MR. BOOT: Well, some people might say that he's better fitted to be in Congress than on the judiciary; he might feel more at home among congressmen than among judges. He was--he claimed that the prose--his prosecution was racially trumped up, and the voters in his district in Florida believed him and voted for him.
LAMB: You go on in that same chapter to talk about judicial--I'm--I'm--I'm looking for the word here. I'm looking at--right--judicial councils...
MR. BOOT: Right.
LAMB: ...as one way of dealing with it. But you say they're relatively toothless. What's a judicial council?
MR. BOOT: Well, it's this institution which exists in every federal appeals circuit, and there are 13 all together. The whole country's divided up into federal appeals circuits. So you have the Ninth Circuit out in California and Nevada; you have the DC circuit here in DC, the Fifth Circuit in Texas and so forth and so on. So there's 13 of them. And a lot of the judges in each circuit sit together in this body called a judicial council, which was created, I believe, in 1980 under a law passed by Congress. And they basically are there to police ethical problems or other problems that arise with the judges in their jurisdiction.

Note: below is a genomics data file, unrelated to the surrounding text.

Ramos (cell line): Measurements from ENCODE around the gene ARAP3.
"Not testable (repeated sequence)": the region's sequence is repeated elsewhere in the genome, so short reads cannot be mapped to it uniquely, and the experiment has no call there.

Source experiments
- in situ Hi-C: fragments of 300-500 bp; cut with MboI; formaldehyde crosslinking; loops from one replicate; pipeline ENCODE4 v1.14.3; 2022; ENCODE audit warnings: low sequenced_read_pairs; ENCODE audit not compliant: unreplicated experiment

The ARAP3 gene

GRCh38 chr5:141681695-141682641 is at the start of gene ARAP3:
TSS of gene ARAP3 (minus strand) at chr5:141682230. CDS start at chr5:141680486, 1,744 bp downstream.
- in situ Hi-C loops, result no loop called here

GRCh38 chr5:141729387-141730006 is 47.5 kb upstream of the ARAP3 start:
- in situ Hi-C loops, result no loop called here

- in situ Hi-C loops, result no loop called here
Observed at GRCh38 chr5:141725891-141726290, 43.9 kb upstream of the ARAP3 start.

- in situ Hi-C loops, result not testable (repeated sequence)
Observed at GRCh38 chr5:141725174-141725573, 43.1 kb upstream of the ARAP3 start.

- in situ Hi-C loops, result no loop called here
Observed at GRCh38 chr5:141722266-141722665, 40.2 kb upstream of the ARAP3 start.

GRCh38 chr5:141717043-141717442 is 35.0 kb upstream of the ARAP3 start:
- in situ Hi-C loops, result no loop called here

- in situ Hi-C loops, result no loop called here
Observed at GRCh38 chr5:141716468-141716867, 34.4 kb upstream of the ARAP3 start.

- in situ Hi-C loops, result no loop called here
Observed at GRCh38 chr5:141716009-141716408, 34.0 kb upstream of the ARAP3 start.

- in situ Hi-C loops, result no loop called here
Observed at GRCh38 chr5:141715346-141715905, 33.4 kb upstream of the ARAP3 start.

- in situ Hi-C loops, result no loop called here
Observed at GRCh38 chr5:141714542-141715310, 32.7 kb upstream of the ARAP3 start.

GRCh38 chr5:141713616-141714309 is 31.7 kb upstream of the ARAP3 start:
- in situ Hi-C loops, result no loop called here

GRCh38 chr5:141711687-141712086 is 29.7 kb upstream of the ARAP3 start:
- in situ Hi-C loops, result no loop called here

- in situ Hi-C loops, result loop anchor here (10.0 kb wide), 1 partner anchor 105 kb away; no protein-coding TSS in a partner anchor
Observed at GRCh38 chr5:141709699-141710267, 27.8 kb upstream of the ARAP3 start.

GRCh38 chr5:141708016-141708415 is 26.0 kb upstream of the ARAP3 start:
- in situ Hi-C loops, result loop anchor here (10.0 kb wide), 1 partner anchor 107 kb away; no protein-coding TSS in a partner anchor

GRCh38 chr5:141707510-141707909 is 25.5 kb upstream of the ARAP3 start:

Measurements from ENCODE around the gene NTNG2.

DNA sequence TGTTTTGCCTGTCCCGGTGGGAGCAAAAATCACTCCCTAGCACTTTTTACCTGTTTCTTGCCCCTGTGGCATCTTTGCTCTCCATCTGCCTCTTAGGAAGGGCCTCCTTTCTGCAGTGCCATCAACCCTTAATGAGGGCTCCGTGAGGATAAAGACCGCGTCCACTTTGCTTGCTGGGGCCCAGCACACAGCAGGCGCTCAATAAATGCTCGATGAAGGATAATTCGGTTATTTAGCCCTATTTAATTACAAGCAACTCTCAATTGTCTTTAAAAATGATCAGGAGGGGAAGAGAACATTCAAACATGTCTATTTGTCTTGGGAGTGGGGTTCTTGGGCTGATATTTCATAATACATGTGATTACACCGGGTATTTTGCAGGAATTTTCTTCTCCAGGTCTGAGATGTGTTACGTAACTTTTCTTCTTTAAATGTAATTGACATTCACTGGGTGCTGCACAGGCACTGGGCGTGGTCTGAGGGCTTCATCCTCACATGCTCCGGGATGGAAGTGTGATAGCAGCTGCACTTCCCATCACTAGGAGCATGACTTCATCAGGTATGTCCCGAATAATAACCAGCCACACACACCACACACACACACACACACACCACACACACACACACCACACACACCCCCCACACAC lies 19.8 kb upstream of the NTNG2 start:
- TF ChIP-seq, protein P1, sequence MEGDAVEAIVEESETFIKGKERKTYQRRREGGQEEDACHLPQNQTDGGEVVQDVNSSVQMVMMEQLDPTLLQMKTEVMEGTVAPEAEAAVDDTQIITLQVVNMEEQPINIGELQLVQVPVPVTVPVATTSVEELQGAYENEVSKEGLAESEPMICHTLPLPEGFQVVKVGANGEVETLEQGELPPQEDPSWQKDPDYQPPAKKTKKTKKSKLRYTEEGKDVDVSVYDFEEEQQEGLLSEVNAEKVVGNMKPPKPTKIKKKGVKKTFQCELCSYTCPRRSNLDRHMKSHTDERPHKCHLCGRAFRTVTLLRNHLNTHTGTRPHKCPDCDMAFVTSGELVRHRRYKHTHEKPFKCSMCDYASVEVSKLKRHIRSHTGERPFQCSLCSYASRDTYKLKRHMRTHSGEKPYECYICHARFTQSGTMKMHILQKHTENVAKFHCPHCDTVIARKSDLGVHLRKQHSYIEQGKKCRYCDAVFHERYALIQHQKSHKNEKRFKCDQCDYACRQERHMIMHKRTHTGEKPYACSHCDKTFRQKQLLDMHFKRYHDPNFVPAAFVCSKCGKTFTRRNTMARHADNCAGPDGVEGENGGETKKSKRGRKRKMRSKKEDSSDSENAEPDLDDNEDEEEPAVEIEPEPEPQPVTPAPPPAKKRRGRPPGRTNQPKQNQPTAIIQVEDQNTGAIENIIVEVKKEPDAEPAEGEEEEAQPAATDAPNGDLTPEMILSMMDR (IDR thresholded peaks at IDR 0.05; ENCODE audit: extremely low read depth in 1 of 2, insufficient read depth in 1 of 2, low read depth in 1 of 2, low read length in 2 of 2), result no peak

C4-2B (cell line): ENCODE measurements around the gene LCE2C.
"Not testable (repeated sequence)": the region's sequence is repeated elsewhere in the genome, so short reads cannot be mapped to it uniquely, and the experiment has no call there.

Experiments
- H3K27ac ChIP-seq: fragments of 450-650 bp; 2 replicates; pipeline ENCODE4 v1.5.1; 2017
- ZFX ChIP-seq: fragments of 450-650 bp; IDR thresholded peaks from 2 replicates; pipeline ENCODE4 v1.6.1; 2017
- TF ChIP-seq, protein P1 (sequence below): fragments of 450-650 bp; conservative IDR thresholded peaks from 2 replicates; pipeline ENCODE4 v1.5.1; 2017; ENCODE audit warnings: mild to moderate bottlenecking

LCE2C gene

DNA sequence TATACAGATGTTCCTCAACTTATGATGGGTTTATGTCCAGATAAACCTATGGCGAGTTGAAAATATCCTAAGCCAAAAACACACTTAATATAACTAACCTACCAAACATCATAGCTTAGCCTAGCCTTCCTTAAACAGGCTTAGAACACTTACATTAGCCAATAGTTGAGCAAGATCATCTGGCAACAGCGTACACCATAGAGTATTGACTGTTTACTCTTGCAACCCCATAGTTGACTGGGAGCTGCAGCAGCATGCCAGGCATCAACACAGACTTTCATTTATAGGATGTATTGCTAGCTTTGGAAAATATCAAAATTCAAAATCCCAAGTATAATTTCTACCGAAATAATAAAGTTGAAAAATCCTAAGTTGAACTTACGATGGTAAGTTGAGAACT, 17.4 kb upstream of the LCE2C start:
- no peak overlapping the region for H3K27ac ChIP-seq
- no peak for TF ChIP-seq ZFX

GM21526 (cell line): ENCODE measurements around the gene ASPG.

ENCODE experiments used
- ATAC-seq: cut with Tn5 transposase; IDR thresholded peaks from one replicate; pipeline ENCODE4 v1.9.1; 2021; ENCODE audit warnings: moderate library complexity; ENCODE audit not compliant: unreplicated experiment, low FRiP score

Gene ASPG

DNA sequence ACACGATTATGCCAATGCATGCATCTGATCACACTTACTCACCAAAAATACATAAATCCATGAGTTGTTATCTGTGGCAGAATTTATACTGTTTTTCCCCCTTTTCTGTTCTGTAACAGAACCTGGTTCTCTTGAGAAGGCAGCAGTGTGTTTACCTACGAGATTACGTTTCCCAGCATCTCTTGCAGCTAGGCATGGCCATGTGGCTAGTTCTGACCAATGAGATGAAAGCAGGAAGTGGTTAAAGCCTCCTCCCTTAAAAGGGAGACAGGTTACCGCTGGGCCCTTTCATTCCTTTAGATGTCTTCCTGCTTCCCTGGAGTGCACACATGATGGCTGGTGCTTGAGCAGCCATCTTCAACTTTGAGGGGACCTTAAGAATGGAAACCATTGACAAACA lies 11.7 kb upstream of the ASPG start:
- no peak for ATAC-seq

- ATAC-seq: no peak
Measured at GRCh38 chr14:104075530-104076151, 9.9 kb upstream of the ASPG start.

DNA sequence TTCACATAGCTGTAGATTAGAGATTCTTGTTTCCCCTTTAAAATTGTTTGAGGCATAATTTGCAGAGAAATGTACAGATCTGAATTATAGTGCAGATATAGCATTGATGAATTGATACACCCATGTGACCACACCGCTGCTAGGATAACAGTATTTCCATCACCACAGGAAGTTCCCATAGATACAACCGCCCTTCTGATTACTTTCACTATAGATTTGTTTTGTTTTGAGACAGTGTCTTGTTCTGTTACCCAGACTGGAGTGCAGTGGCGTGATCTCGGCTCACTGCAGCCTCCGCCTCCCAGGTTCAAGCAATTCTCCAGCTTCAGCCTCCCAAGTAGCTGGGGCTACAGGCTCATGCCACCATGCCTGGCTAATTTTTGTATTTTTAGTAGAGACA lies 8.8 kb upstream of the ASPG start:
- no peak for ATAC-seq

But they really don't have the power to do very much. They can basically give reprimands to judges, but it doesn't have any effect because all these judges have lifetime tenure and they can't be removed by their colleagues. So the--these councils investigate things in secret, but they don't--really don't do very much to police ethical problems on the bench.
LAMB: Is this your first book?
MR. BOOT: It is.
LAMB: What'd you think of the experience?